• To catch out, trick successfully.
  • To perplex, stump.
  • (label) To find as an answer.
  • To bring to reckoning; to catch (as a criminal); to effect retribution.
  • (label) To hear completely; catch.
  • (label) To .
  • To beget (of a father).
  • * (William Shakespeare) (1564-1616)
  • I had rather to adopt a child than get it.
  • * 2009 , (Hilary Mantel), (Wolf Hall) , Fourth Estate 2010, p. 310:
  • Walter had said, dear God, Thomas, it was St fucking Felicity if I'm not mistaken, and her face was to the wall for sure the night I got you.
  • (label) To learn; to commit to memory; to memorize; sometimes with out .
  • * (1625-1686)
  • it being harder with him to get one sermon by heart, than to pen twenty
  • Used with a personal pronoun to indicate that someone is being pretentious or grandiose.
  • *2007 , Tom Dyckhoff, Let's move to ..., The Guardian :
  • Money's pouring in somewhere, because Churchgate's got lovely new stone setts, and a cultural quarter (ooh, get her) is promised.
    Usage notes
    In dialects featuring the past participle gotten, the form "gotten" is not used universally as the past participle. Rather, inchoative and concessive uses (with meanings such as "obtain" or "become", or "am permitted to") use "gotten" as their past participle, whereas stative uses (with meanings like "have") use "got" as their past participle http://www-personal.umich.edu/~jlawler/aue/gotten.html] and [http://www.miketodd.net/encyc/gotten.htm http://www.miketodd.net/encyc/gotten.htm, thus enabling users of "gotten"-enabled dialects to make distinctions such as "I've gotten (received) my marks" vs. "I've got (possess) my marks"; a subtle distinction, to be sure, but a useful one. The first example probably means that the person has received them, and has them somewhere, whereas the second probably means that they have them in their hand right now.
    Synonyms
    * (obtain) acquire, come by, have * (receive) receive, be given * (fetch) bring, fetch, retrieve * (become) become * (cause to become) cause to be, cause to become, make * (cause to do) make * (arrive) arrive at, reach * come, go, travel * : go, move * (begin) begin, commence, start * : catch, take * : answer * be able to * dig, follow, make sense of, understand * : be * : catch, come down with * con, deceive, dupe, hoodwink, trick * confuse, perplex, stump * (find as an answer) obtain * : catch, nab, nobble * (physically assault) assault, beat, beat up * catch, hear * (getter) getter
    Antonyms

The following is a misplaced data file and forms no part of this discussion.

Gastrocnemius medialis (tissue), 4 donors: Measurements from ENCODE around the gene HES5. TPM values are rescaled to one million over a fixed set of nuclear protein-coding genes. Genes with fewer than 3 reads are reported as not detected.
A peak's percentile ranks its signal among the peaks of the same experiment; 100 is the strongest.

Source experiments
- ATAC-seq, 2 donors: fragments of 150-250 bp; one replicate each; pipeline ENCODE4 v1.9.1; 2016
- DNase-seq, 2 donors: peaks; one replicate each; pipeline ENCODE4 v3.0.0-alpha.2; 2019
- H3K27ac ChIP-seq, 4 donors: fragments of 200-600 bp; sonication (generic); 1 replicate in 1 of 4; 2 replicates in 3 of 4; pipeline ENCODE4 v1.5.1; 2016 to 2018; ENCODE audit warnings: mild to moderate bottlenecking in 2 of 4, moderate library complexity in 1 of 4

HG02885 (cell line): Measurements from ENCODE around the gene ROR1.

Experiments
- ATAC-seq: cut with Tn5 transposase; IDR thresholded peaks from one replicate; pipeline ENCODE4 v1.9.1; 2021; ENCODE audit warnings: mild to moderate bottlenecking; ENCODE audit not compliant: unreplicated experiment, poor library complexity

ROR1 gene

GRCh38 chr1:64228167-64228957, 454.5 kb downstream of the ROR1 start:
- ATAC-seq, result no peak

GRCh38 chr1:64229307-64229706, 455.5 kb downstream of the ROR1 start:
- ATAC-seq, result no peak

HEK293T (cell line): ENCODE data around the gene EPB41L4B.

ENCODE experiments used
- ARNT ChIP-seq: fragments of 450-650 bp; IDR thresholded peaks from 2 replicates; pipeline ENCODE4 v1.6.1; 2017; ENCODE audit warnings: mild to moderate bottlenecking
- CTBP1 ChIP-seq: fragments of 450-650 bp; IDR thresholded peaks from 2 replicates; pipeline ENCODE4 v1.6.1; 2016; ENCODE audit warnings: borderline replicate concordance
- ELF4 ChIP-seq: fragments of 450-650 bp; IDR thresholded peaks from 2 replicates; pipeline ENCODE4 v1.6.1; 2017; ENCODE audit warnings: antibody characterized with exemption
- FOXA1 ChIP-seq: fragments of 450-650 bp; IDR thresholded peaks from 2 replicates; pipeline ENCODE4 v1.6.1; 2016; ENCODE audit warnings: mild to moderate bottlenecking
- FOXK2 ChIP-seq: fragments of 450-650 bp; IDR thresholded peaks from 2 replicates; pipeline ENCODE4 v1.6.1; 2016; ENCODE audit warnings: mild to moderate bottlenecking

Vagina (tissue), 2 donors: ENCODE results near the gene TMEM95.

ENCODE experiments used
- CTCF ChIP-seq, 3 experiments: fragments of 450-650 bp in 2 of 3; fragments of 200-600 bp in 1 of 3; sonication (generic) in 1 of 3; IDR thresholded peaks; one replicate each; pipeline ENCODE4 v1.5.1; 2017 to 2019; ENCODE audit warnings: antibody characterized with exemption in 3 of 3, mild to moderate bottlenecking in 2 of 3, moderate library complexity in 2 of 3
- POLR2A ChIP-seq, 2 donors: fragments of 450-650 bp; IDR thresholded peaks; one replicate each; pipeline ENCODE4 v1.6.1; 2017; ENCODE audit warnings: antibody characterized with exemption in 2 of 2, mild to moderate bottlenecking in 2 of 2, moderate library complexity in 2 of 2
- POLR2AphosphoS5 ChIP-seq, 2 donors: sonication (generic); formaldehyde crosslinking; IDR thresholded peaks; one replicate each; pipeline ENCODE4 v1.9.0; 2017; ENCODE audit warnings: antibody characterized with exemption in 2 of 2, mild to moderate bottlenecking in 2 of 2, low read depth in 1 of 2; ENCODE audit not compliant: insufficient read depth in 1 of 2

* (obtain) lose
    Derived terms
    * beget * forget * from the get-go * get about * get a charge out of * get across * get across to * get action * get after * get ahead of oneself * get a look in * get along * get along with * get around * get around to * get at * get away * get away from * get away with * get back * get back to * get behind * get better * get beyond * get by * get carried away * get done * get down * get going * get in * get in with * get into * get into trouble * get it * get it across one's head * get it into one's head * get it on * get it over with * get knotted * get lost * get moving * get off * get off easy * get off lightly * get off with * get on * get one over on * get one's end away * get one's rocks off * get on in years * get on to * get on with * get out * get out of * get over * get-rich-quick * get round * get round to * get some air * get someone's goat * get stuffed * get the goods on * get there * get the time to * get through * get through to * get to * get to be * get together * get under * get up * get up in * get up to * get well soon * get with the program, get with the programme * go-getter * go-getting * got * have got

    Noun

    (en noun)
  • Offspring.
  • * 1999 , (George RR Martin), A Clash of Kings , Bantam 2011, p. 755:
  • ‘You were a high lord's get . Don't tell me Lord Eddard Stark of Winterfell never killed a man.’
  • Lineage.
  • (sports, tennis) A difficult return or block of a shot.
  • Something gained.
  • * 2008 , Karen Yampolsky, Falling Out of Fashion (page 73)
  • I had reconnected with the lust of my life while landing a big get for the magazine.

    Etymology 2

    Variant of

    Noun

    (en noun)
  • (British, regional) A git .
  • Etymology 3

    From (etyl) .

    Noun

    (en-noun)
  • (Judaism) A Jewish writ of divorce.
  • Statistics

    *